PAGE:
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Explore the Significance of Curley's Wife in 'Of Mice and Men'. How is Curley's Wife presented in 'Of Mice and Men'?

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Explore the Significance of Curley's Wife in 'Of Mice and Men' How is Curley's Wife presented in 'Of Mice and Men'? The novel is a microcosm, a cross section of society reflecting the prejudice. Blacks had no rights in America; they were seen as 'nobody's. Women too had very few rights. The itinerant workers ended to be loners. All these people were forced into loneliness and isolation; they each had a dream in hope of a better life often referred to at the time as 'The American Dream'. Central to Steinbeck's novel is Curley's Wife and her importance in the novel is of how she revolves around the novels main themes and events. ...read more.


Curley' wife feels insecure because of the loneliness she feels and it is made clear she is frustrated with this situation, "none of them care how I gotta live." Throughout the novel as similar to Crooks, Curley's Wife is not named. This highlights her lack of identity on the ranch and how she is viewed as the property of her husband. As a result of her insecurities, she tries to combat her loneliness and isolation by resorting to violence. Her vicious attacks on Crooks to getting him "strung up on a tree" and the attacks on Lennie due to his mental disability show how loneliness can not only change a person, but destroy them. ...read more.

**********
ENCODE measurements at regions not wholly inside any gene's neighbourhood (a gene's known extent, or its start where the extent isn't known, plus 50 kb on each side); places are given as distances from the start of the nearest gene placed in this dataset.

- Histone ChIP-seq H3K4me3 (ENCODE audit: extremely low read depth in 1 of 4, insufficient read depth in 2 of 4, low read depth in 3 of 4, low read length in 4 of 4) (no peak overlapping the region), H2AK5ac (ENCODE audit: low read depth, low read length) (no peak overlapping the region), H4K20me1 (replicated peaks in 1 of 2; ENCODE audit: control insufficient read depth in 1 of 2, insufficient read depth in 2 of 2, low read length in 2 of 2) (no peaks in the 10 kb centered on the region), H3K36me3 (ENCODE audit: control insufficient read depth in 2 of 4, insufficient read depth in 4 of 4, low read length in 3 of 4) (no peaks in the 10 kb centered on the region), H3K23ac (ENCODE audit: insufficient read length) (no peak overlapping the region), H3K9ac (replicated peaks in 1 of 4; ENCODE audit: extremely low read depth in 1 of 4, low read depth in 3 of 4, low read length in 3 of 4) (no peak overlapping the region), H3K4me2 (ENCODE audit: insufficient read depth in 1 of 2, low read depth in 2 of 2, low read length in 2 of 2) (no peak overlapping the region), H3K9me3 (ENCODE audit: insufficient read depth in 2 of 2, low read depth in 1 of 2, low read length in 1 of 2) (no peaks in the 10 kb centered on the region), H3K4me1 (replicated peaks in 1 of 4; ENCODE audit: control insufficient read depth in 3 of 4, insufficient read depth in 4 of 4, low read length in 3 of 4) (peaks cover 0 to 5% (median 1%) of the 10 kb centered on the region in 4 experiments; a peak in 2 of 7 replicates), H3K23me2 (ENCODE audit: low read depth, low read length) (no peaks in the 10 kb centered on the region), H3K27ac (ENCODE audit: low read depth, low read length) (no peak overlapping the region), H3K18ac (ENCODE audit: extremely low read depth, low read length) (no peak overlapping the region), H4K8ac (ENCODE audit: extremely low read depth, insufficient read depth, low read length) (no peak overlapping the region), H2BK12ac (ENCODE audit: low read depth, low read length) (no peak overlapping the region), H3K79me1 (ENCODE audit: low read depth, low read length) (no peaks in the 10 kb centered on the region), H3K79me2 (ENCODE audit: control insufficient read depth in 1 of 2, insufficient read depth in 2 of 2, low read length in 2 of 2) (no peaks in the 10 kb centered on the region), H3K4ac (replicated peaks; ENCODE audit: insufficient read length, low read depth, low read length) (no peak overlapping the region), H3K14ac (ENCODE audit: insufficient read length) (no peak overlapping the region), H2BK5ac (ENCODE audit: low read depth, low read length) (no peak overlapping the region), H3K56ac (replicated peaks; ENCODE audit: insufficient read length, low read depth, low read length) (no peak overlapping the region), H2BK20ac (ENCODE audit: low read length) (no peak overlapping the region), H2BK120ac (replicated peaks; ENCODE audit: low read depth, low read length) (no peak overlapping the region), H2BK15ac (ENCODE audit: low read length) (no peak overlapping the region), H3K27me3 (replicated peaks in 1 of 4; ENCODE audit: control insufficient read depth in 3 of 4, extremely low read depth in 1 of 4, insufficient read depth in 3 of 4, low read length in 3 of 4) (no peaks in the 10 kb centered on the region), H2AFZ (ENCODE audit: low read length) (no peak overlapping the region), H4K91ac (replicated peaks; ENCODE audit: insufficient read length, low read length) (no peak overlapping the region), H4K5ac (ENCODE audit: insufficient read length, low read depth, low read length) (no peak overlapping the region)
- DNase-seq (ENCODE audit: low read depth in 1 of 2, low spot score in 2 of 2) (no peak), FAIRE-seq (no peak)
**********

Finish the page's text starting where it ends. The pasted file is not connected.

Her dream is to be "in the movies." Many women during the 1930's had a similar dream similar to this as they thought about the excitement that would follow, although even in Steinbeck's cruel world it is made clear dreams are only dreams and the shatter of hope is clearly inevitable even for a delicate person such as Curley's Wife. In all, Curley's Wife is important throughout the novel as she increases the scope of many of the key events and themes which occur. Steinbeck uses her as a vehicle at time to portray the women during the 1930's. It is made clear she is threat to George and Lennie's dream however also a victim of sexism and loneliness. Steinbeck makes it clear that companionship is a vital part for human happiness. ...read more.

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